Scientists used evolutionary theory to figure out where
to find the bones of this fishibian.
Lately I have been reading Jerry Coyne's Why Evolution is True. And so far it is a fascinating read.
What is so great about this book for a scientist is that it gives the big picture on evolution. This sort of thing can be hard to get sometimes because we scientists are so specialized. As I like to tell people, I worked on a single amino acid of a single human protein for my postdoctoral project. For three years.
Coyne's book synthesizes genetics, anatomy, biogeography, physiology, paleontology, geology, and lots of other "ologies" to show how strong the case is for evolution. This is great for me because, of course, I tend to focus on genetics and molecular biology and spend less time on the other fields. Which means I miss important, subtle nuances to some big findings.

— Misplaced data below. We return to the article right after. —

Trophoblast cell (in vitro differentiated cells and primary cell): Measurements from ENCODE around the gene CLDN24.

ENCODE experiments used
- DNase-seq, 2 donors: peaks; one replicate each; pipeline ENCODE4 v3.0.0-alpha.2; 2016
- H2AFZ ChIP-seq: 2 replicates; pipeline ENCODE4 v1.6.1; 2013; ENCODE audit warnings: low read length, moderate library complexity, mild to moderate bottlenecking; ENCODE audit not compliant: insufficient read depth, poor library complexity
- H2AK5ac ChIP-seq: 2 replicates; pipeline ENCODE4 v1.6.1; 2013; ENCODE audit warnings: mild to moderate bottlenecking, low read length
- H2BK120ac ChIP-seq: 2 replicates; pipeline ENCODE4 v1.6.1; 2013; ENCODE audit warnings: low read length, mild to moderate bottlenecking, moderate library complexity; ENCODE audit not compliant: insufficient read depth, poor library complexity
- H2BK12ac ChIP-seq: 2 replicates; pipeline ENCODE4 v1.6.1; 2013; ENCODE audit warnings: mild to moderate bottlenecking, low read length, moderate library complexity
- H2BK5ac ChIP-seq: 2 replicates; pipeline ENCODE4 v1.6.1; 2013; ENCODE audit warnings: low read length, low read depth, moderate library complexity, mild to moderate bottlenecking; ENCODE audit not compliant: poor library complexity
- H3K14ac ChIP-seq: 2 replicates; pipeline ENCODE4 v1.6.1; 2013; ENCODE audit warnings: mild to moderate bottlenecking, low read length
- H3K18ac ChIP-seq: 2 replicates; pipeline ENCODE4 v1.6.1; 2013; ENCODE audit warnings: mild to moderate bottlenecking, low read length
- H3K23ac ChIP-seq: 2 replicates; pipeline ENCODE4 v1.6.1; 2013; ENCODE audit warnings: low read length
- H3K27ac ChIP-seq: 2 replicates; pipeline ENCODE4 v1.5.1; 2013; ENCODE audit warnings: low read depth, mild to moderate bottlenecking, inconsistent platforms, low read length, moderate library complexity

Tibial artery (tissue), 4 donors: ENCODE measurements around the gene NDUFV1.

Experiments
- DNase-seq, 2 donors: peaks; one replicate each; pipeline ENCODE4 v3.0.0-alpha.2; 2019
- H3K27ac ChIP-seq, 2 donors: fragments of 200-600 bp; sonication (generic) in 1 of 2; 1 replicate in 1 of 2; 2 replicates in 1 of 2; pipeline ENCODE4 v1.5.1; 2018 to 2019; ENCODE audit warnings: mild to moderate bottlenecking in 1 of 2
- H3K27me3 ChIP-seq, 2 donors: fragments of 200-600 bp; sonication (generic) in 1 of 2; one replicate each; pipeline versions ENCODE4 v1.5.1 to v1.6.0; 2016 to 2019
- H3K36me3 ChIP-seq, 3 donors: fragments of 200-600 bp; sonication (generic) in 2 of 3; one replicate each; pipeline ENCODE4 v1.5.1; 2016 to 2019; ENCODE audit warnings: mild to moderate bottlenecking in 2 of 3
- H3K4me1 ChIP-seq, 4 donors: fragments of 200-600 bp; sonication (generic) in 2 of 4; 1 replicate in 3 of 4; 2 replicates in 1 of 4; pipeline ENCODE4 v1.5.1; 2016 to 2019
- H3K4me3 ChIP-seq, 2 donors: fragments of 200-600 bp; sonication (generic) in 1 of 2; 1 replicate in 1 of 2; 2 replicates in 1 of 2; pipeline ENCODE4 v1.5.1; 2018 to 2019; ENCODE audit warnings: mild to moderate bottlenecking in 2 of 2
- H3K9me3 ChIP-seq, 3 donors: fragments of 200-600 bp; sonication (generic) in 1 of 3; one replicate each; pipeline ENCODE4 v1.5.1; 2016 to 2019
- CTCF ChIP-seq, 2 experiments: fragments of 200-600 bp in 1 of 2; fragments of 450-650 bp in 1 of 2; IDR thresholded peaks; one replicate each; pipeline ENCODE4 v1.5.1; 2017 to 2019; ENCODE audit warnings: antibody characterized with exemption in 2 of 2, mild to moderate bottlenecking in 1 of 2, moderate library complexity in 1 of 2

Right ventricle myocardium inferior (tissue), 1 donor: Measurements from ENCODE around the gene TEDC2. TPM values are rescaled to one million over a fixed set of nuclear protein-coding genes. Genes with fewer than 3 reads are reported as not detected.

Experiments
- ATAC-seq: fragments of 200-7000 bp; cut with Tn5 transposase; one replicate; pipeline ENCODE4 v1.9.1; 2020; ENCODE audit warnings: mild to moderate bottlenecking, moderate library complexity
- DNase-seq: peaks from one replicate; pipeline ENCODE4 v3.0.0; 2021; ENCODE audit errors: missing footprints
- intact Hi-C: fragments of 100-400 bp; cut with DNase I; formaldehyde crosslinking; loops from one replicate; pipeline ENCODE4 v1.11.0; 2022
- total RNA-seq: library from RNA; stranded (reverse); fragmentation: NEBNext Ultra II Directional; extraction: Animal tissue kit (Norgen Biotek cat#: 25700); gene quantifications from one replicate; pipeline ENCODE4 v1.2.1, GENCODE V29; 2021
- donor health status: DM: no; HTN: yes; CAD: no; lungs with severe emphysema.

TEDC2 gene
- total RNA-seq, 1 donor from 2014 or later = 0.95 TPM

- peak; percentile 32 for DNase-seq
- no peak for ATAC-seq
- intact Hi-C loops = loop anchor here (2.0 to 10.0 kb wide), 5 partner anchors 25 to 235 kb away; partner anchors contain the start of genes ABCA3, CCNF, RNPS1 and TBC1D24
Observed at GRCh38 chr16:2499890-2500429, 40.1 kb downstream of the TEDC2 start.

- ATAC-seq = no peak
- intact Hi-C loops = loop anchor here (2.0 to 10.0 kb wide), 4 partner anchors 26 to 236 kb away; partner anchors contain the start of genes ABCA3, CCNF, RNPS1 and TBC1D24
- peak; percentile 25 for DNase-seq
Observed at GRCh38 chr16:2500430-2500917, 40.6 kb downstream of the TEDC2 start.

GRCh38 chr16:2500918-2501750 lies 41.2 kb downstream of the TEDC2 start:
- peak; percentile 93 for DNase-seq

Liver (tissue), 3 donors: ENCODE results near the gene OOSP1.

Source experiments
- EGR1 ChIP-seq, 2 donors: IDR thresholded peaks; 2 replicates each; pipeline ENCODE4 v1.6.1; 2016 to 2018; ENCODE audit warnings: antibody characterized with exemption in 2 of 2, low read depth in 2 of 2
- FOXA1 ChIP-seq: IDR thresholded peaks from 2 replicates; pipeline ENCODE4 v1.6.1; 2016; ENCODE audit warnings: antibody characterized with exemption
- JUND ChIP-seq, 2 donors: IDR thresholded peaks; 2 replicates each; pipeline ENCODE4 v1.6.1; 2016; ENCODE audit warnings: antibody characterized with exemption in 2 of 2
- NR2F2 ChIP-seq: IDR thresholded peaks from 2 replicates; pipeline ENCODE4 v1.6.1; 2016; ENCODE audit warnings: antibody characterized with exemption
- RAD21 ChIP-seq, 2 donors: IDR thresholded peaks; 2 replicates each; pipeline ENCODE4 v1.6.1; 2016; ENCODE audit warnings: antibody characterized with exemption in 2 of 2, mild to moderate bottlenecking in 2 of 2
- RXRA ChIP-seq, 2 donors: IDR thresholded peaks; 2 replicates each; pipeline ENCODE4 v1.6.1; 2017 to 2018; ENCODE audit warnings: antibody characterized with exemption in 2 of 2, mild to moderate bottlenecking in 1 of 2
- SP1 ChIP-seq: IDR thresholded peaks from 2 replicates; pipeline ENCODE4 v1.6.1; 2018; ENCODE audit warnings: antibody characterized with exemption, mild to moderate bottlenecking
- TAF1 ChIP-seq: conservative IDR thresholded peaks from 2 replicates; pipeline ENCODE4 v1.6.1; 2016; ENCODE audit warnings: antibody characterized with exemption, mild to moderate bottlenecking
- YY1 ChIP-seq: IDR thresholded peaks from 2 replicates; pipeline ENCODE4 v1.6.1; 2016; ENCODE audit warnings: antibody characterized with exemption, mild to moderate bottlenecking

For example, I had heard about the fossil of Tiktaalik roseae that was found in 2004 that linked fish to amphibians. This was a huge deal because the animal that the bones came from had characteristics of both fish and amphibians. And it appeared in the fossil record at the right time to be a transitional animal between the two.
What I hadn't fully appreciated was that the scientists decided to look where they did based on how old they thought the fossil should be. In other words, they were able to use the theory of evolution to predict where to find the fossil they were looking for.